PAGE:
Intel reportedly is running behind on delivering power-management software for its upcoming Atom “Clover Trail” platform, possibly delaying the release of numerous tablets that were set to launch soon after Microsoft rolls out its Windows 8 operating system Oct. 26.
The issue has led Microsoft officials to hold back from approving any tablets that will be powered by the low-power Clover Trail system-on-a-chip (SoC), formally known as Atom Z2760, according to a report by BloombergBusinessweek. A delay in the launch of tablets from the likes of Hewlett-Packard, Dell, Acer and Lenovo would be a blow to both Intel and Microsoft—which are hoping the combination of Atom chips and Windows 8 will give them leverage in the tablet market—and provide more of a boost to Apple’s dominant iPad just as the holiday buying season gets under way.
Quoting an unnamed person “with knowledge of the matter,” BloombergBusinessweek reported that Intel had yet to deliver the software that will give the tablets long battery life, holding up the development of some tablets.
In statements, spokesmen for both Microsoft and Intel indicated that they expect tablets powered by Clover Trail chips to come to market.
“Microsoft has worked closely with Intel and our hardware partners,” Microsoft spokesman Mark Martin told BloombergBusinessweek. “We look forward to the new Atom-based offerings from Intel to complement the already-strong Windows 8 and Windows RT ecosystem.”
Jon Carvill, an Intel spokesman, said Atom Z2760-based tablets and convertible devices—which can used as tablets or traditional notebooks—will be available when Windows 8 is released. “We’re excited about the opportunity for Windows 8 tablets with a broad range of [Intel chips],” Carvill said, adding that the two companies have collaborated closely “in extensive testing and validation” for chips.
eWEEK also sent a message to Intel asking for a reaction to the BloombergBusinessweek news.
The rise of mobile devices in recent years has shaken up the PC market, and with it Intel and Microsoft. The two companies dominated the desktop and notebook PC space, but most smartphones and tablets are powered by chips designed by ARM Holdings and sold by vendors like Qualcomm, Samsung Electronics and Texas Instruments. They also run operating systems like Apple iOS and Google Android.
Both Intel and Microsoft are looking to gain a foothold in the booming mobile device space—the tablet market itself is almost $64 billion. Windows 8, with such features as touch capabilities, is optimized to run on tablets, and Intel as aimed the Atom Z2760 SoC at the tablet space in general, and Windows 8 devices in particular.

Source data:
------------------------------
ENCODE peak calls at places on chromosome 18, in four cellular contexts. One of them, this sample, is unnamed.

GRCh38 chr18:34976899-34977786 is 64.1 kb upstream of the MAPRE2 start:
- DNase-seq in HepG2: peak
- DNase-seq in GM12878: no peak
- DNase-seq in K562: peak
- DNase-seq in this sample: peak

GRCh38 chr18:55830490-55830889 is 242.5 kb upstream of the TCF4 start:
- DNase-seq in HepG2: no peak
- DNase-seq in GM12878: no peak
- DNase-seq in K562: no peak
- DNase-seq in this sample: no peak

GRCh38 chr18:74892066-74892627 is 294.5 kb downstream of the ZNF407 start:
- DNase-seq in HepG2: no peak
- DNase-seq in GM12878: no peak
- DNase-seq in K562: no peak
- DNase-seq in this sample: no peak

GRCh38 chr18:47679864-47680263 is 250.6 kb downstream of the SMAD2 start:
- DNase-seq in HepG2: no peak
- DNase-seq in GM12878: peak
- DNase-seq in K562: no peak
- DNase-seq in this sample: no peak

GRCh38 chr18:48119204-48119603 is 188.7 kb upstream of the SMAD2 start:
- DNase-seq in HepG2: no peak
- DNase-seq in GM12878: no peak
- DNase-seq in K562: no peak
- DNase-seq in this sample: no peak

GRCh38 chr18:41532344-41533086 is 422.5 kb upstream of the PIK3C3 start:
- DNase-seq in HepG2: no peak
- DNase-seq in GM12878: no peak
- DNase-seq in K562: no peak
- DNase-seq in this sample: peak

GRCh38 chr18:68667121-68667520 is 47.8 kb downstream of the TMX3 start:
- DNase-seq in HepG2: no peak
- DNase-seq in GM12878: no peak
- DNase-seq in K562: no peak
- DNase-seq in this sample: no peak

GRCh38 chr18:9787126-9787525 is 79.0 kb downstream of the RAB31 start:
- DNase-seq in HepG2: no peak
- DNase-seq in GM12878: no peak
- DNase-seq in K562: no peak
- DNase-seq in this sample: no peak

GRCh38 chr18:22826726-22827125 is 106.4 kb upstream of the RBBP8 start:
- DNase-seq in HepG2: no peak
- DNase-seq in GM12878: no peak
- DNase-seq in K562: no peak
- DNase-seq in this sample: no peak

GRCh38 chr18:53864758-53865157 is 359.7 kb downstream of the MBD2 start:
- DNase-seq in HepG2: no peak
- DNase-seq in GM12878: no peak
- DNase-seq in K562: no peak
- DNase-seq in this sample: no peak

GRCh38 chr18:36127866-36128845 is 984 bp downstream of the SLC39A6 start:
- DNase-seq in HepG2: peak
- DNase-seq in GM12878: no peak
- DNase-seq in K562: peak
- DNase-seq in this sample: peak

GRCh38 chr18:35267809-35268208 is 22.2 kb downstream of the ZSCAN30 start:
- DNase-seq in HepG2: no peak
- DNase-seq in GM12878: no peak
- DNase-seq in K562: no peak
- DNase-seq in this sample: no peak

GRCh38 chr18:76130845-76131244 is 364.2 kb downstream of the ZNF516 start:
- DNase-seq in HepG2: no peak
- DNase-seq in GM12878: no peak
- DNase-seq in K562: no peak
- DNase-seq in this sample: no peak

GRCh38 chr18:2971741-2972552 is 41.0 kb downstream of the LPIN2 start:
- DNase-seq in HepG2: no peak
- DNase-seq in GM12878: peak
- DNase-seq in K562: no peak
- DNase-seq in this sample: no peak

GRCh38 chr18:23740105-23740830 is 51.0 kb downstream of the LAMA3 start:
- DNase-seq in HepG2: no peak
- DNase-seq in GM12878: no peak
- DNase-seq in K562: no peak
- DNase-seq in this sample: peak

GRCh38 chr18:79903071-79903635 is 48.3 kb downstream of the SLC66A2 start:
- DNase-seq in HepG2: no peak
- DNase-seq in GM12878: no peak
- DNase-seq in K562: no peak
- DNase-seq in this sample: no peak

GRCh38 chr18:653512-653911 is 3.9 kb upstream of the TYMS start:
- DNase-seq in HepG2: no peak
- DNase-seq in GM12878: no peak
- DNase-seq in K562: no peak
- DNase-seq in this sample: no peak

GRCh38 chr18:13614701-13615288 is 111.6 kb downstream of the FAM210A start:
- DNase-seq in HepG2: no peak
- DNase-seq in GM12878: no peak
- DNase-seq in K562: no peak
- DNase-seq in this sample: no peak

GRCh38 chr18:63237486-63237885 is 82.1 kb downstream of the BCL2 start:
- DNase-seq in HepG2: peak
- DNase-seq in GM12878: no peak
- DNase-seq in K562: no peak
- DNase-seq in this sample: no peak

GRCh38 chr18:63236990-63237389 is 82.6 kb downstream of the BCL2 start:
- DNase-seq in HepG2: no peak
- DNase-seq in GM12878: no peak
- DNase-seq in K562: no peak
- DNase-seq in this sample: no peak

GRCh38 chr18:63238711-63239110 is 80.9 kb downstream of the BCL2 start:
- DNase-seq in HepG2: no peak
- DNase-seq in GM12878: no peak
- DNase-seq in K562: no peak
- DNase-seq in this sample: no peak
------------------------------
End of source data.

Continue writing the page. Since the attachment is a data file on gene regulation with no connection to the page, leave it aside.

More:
Intel executives at an event Sept. 27 talked about the Clover Trail chip and showed off a host of tablets from a variety of OEMs—including HP, Dell, Lenovo, Acer, Asus and Samsung—that will run Windows 8 and be powered by Clover Trail. The new Atom chips are designed to enable systems makers to build very thin and light devices that offer long battery life.
The rise of smartphones and tablets also has led to changes in the longtime Microsoft-Intel alliance. As both companies have made moves toward the mobile device space, they have embraced other platforms and OSes. For example, Microsoft will release a version of Windows 8—dubbed Windows RT—that will run on the ARM platform. Intel also is designing chips to power Android-based devices.
Analysts from IHS iSuppli earlier this month issued a report on what they said is the waning influence of the Microsoft-Intel—or Wintel—alliance, and the cracks in the partnership caused by the desire to gain ground in the mobile device market.
"Microsoft and Intel once marched shoulder-to-shoulder, dominating the PC market with their closely tied operating system and microprocessor technologies," Craig Stice, senior principal analyst compute platforms at IHS, said in a Sept. 4 statement. "While still an overwhelming influence in their respective markets, the tables have turned for Microsoft and Intel. With smartphones and tablets performing tasks previously exclusive to PCs, the computer market has expanded to include other platforms. As a result, Wintel finds itself in the unfamiliar position of dancing to someone else's tune, following standards that were set by other companies for form factors, user interfaces and even pricing. This means Microsoft and Intel must think outside the box—even if it means adopting strategies that work against each other's interests."